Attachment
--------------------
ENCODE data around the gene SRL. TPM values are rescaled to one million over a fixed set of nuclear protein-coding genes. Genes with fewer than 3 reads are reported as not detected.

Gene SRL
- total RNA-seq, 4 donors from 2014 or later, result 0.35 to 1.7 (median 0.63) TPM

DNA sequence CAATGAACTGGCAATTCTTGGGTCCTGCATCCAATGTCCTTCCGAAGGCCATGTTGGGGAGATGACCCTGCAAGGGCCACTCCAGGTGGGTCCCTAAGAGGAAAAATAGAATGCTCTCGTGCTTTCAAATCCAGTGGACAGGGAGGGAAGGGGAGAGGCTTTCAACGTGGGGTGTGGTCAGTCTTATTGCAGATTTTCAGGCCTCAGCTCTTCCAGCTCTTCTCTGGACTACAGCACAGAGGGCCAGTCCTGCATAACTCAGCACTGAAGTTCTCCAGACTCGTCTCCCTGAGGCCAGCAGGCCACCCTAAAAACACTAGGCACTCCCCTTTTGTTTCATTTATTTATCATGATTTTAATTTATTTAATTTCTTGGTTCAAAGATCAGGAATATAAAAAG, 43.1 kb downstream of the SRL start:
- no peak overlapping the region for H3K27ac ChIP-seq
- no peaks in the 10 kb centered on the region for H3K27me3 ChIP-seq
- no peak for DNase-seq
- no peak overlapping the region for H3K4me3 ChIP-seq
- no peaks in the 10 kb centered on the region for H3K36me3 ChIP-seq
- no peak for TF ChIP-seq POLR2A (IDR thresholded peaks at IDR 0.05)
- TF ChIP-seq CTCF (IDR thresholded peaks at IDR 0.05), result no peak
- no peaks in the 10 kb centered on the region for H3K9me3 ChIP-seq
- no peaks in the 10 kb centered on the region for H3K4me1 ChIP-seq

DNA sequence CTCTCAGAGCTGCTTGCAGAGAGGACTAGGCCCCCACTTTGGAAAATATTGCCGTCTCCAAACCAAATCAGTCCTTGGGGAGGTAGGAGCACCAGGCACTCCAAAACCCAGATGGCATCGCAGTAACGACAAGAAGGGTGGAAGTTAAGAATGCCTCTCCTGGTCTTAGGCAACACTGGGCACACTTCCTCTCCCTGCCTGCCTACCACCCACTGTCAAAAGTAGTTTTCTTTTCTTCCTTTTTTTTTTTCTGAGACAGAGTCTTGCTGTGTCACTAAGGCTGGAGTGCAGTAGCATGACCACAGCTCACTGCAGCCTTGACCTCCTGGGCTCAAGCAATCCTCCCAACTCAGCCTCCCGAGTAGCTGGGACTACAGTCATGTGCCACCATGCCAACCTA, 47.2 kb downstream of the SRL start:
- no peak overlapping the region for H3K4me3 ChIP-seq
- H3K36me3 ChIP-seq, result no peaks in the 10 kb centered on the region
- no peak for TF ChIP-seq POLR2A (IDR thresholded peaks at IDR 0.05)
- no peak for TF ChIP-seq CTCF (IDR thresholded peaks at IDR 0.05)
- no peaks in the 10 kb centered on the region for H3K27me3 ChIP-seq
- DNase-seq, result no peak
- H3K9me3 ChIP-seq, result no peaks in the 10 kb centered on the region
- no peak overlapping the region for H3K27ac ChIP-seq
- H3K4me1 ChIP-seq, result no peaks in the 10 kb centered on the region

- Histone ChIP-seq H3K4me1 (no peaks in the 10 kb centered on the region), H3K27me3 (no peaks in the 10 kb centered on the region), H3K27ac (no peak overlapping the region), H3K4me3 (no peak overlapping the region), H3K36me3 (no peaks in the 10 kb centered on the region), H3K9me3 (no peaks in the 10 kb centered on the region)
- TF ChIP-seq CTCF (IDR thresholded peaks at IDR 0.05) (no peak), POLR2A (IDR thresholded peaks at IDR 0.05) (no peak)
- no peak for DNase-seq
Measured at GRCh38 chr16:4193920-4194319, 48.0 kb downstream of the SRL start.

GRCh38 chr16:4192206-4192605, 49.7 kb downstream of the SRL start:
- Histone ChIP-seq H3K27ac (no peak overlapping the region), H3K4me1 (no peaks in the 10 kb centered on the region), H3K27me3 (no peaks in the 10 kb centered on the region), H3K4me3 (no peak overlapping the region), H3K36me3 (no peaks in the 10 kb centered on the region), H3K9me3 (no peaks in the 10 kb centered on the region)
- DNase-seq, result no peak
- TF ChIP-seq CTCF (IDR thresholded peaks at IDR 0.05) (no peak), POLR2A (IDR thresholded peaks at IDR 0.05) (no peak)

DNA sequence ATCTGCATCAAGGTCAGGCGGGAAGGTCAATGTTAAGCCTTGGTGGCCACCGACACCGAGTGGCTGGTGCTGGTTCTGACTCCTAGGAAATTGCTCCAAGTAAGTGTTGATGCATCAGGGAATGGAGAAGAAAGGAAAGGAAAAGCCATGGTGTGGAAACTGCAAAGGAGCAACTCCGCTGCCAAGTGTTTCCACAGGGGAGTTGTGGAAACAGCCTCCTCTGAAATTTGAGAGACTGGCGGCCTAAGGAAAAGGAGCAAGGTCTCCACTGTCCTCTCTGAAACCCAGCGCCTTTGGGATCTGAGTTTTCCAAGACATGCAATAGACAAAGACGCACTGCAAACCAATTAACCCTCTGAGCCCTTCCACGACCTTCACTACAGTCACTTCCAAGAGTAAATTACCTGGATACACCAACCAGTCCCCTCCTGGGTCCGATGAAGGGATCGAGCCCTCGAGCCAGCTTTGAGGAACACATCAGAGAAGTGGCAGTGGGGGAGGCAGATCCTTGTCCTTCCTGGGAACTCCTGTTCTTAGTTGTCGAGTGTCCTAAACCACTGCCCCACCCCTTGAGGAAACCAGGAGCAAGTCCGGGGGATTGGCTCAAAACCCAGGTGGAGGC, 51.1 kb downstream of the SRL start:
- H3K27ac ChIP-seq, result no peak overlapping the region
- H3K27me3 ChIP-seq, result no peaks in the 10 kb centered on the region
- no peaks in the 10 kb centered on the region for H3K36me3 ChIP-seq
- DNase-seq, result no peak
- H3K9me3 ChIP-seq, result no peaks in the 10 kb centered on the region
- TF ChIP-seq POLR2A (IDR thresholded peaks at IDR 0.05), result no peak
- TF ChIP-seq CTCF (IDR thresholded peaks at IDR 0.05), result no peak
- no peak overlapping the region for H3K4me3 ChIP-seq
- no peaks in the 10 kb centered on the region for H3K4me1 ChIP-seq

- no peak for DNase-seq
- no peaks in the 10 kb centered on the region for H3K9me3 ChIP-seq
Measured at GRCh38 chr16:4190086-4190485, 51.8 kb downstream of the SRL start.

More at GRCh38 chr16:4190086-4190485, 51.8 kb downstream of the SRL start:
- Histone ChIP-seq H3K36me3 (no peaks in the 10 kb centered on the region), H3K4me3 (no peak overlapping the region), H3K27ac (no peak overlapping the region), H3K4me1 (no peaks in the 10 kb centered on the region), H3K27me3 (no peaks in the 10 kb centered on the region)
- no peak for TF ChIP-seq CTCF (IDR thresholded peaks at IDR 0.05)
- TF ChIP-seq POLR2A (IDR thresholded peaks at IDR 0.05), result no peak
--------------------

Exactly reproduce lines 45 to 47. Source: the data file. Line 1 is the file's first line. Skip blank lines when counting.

More at GRCh38 chr16:4190086-4190485, 51.8 kb downstream of the SRL start:
- Histone ChIP-seq H3K36me3 (no peaks in the 10 kb centered on the region), H3K4me3 (no peak overlapping the region), H3K27ac (no peak overlapping the region), H3K4me1 (no peaks in the 10 kb centered on the region), H3K27me3 (no peaks in the 10 kb centered on the region)
- no peak for TF ChIP-seq CTCF (IDR thresholded peaks at IDR 0.05)